The Imperial War Museum Library on National Libraries Day 2016

The Imperial War Museum was founded in March 1917 as a record of the toil and sacrifice of the ‘Great War’ while the conflict was still taking place. Printed material was central to the Imperial War Museum’s early collections – the Library acquired its first printed item in April 1917, a programme of the pantomime ‘Dick Whittington’, staged by the 85th Field Ambulance in Salonika. 99 years later the Library, its printed collections, and public access to these, remain at the Imperial War Museum – in no small part due to the efforts of campaigners and supporters who fought to save the Library in 2014-15.

Today the printed books collection at Imperial War Museum is a unique national reference library on twentieth and twenty-first century conflict, with access provided freely to all in the research room and ‘Explore History’ centre at the London site. The Library collections are used by a wide range of visitors, from historians, academics, authors and professional researchers to veterans, students, family historians and museum visitors with a casual interest.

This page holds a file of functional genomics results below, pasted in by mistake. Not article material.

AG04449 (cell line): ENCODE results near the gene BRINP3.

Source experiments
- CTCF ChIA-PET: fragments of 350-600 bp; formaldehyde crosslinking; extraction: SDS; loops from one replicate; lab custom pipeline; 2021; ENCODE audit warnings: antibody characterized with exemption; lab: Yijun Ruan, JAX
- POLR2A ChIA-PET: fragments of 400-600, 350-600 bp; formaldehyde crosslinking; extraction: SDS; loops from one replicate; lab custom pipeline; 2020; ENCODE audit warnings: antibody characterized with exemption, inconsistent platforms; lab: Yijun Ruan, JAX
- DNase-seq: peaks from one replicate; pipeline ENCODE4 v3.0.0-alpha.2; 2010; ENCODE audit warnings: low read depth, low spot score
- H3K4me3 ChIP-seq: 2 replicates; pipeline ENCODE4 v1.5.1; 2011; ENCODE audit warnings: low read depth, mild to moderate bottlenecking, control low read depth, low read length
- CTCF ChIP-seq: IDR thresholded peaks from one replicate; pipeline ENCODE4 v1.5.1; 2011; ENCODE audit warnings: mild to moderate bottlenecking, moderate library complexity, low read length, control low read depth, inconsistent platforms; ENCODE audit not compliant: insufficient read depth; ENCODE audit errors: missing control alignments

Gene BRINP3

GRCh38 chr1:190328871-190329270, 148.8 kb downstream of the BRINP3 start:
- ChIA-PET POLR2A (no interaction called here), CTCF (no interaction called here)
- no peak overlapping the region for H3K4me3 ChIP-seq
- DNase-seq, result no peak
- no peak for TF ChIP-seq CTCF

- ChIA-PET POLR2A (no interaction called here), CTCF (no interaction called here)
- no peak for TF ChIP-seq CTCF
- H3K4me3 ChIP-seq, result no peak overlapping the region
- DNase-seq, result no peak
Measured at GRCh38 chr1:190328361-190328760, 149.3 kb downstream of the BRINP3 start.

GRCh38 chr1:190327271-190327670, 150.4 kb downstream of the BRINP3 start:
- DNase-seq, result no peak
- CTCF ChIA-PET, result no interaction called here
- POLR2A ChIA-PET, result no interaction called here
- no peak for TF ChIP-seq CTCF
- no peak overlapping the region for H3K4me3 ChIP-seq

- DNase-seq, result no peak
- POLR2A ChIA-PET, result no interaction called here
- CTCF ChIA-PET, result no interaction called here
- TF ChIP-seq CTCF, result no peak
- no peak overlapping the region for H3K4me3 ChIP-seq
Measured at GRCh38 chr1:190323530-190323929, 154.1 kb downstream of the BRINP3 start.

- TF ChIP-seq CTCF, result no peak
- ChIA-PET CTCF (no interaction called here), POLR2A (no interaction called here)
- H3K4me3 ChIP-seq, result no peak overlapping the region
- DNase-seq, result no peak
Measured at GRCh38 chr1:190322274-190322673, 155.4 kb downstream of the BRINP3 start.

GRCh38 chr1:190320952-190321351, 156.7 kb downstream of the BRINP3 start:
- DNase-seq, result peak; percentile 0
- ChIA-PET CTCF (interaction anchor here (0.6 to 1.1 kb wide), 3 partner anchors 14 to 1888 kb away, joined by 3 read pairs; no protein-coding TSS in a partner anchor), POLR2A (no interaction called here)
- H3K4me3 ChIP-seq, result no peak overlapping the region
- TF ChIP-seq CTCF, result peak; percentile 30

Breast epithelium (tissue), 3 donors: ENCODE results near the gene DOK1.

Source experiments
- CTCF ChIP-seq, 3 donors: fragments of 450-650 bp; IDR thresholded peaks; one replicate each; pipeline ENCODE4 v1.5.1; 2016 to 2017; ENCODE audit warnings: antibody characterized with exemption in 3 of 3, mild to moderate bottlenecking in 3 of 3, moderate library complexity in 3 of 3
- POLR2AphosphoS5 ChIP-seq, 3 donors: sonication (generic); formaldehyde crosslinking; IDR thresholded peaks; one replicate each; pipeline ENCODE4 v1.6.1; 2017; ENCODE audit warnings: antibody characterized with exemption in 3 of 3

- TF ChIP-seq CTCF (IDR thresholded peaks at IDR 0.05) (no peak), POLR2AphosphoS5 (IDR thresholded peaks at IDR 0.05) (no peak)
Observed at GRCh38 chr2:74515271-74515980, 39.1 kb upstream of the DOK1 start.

On National Libraries Day we celebrate this unique Library and its diverse and valuable collections.

On a recent visit I was shown to a seat in the bright, modern surroundings of the new Research Room, with a wall of brightly coloured book spines to my left and a window overlooking the park on my right. In front of me a tantalising stack of books, boxes and paper files containing Library collections. I had pre-selected my items, each relating to an aspect of the Great War in 1916, from the somewhat brief catalogue records on the online catalogue and I was not sure what to expect. Had I selected what I needed, what would I find between the covers, and in these boxes and files…?